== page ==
After Saturday’s 5-0 thrashing by Derby County, Nottingham Forest manager Billy Davies’ job is under threat. Will Ward believes he’s lost the players, the fans and, more crucially, himself

“When I first became manager of Motherwell I told the press that I wanted to concentrate on managing the club and that I’d only speak to them at a press conference on Thursday afternoons.

“But it was the biggest mistake of my life. I was only 35, it was my first job in management and they were all saying “Who does this young guy think he is?”

“I got a lot of people’s back up for trying to control the press but I soon realised that you can’t control them. Now I just have an open door policy where I answer questions at any time and I’m a lot more flexible in speaking to reporters.”

Those words came from the mouth of a young Billy Davies, when he was Preston North End manager in 2007. Fast-forward seven years, with one promotion to the Premier League under his belt, and the same man has lost all perspective.

A drubbing at the hands of bitter rivals Derby County is one thing. Blanking 2,700 loyal, hurting supporters is another thing. Turning your back on thousands more by taking the decision not to partake in an interview when the club is crying out for a leader to show some front and bottle, is frankly unforgivable.

The messy, disorganised display we all had to tragically witness included players out of position and bickering. We were watching individuals crumble before our eyes, in the same way Billy Davies has been voluntarily doing so for months.

As every week passes, the full face of the fiery Scot gets unveiled. The reason Nigel Doughty binned him, has become obvious to all. The more you give Billy to play with, the more his comfortable front-crawl becomes a desperate doggy-paddle, and the more out of his depth he becomes.

The embarrassment of still having the man employed at our club is overriding any feeling of derby day humiliation. It’s a result that will be talked about for years – by both sets of supporters.

It was the day everyone connected to Nottingham Forest, to a man, realised exactly what Billy Davies is. The uninspired players. The apologetic owner. Pockets of the away contingent joined in with the thousands of jubilant Derby County supporters as they gleefully chanted “You’re getting sacked in the morning.”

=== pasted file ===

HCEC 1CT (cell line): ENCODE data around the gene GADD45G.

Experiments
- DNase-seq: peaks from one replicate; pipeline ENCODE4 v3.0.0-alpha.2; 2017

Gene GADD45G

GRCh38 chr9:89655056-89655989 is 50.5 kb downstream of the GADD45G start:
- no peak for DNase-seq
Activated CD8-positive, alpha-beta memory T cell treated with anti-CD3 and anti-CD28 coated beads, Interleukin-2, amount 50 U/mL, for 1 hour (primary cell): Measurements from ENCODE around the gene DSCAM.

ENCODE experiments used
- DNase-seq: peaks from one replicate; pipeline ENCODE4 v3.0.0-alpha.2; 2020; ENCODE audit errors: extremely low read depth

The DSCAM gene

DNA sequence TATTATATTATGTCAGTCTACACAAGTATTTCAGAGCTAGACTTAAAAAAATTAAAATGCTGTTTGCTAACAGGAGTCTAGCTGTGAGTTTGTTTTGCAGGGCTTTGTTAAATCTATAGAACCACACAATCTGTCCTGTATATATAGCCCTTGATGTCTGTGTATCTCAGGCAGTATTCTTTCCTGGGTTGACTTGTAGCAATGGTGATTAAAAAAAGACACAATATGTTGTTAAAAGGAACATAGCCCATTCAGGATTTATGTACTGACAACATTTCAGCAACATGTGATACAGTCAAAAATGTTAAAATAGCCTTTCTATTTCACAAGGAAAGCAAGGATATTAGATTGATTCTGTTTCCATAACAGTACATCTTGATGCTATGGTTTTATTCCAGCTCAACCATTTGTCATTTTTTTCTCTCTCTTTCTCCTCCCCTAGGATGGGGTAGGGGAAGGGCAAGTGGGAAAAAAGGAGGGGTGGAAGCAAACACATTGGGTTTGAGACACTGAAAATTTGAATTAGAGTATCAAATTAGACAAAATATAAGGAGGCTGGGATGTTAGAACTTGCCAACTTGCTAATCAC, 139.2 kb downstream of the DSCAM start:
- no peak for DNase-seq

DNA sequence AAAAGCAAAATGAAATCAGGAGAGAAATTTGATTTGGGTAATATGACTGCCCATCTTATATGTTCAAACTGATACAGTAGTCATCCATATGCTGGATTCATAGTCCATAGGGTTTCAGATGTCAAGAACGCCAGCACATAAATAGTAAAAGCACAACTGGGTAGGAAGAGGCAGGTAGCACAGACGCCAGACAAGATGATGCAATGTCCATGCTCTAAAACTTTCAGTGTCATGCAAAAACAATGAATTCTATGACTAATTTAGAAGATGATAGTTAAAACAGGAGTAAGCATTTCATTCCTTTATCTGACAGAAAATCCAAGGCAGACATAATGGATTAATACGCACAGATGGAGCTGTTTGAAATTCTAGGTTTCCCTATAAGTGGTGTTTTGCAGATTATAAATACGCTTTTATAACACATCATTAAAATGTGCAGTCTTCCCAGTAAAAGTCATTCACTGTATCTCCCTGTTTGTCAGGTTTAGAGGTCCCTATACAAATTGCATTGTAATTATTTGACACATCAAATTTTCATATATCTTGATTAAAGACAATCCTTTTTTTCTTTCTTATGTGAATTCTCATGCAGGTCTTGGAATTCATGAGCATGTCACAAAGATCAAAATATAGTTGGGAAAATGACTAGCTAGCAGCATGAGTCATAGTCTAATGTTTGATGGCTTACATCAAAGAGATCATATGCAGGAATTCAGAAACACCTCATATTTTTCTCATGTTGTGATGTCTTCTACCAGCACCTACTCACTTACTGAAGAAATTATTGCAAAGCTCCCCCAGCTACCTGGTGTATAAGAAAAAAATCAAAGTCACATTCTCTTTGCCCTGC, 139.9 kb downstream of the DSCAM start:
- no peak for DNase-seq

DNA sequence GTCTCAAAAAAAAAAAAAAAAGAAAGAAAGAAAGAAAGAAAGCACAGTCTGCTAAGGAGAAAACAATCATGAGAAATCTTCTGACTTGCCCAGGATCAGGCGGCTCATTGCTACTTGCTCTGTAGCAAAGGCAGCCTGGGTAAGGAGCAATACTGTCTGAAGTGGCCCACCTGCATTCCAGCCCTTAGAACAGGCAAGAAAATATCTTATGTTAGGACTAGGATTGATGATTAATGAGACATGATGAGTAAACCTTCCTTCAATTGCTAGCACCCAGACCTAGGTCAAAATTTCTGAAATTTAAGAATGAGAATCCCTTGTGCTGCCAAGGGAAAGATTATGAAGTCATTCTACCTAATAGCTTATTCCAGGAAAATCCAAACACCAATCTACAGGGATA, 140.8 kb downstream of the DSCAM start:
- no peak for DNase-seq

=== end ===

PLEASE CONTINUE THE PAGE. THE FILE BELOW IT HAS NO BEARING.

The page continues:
Others turned to each other in utter shock. “He’s not thrown this, has he? Surely he couldn’t?”

We thought Billy would have something up his sleeve for this one. Everyone thinks he’s limited, but now everyone knows his armoury is severely lacking.

The deep, retreating tactics invited Derby’s dominant midfield to get on top of us. Their midfield was good. Ours could’ve been better, with a fearlessly positive approach born from belief and motivation. A siege mentality has been visible throughout the campaign and Saturday afternoon was no different.

The bizarre, dinosaur-day tactic of keeping all 11 men back for a defending corner was comically mocked by a shrewd Steve McClaren. Forest corner won. Forest corner cleared. A Derby County goal, within seconds with a swiftly impressive counter-attack.

He could only sit and observe. With his hand masking his mouth whilst he chatted to his coaching staff, filled with an unhealthy amount of paranoid self-importance. Nobody cares what you’re saying. The only way that will change, is if you’re saying it with a mic shoved in your face, justifying the trash you subjected us to.

As Davies was sitting cluelessly, the Forest faithful were aggressively chanting “We’re Nottingham Forest, it is what it is.” As our rivals smiled appreciatively in our direction, the emphasis and wider interpretation of the chant becomes evident in the execution.

The innocent will not be harmed. Forest fans are innocent, and I feel well and truly harmed. You’re hard-pushed to find someone connected to the club who’s not intent on hiding, apart from Fawaz Al-Hasawi. A man with class, constantly with his head held high – mirrored by his fellow supporters.

For years the City Ground goers have been divided, up until this point. For months, we’ve all wanted the Scot to improve. To adapt. To prove himself. For the sake of stability.

He is the most unstable man in world football, and now everyone is against him. He’s lost what it means to be a manager, and more importantly, he’s lost what it means to be Nottingham Forest.

Billy Davies is writing the script to his football managerial funeral. I, for one, do not want to attend.

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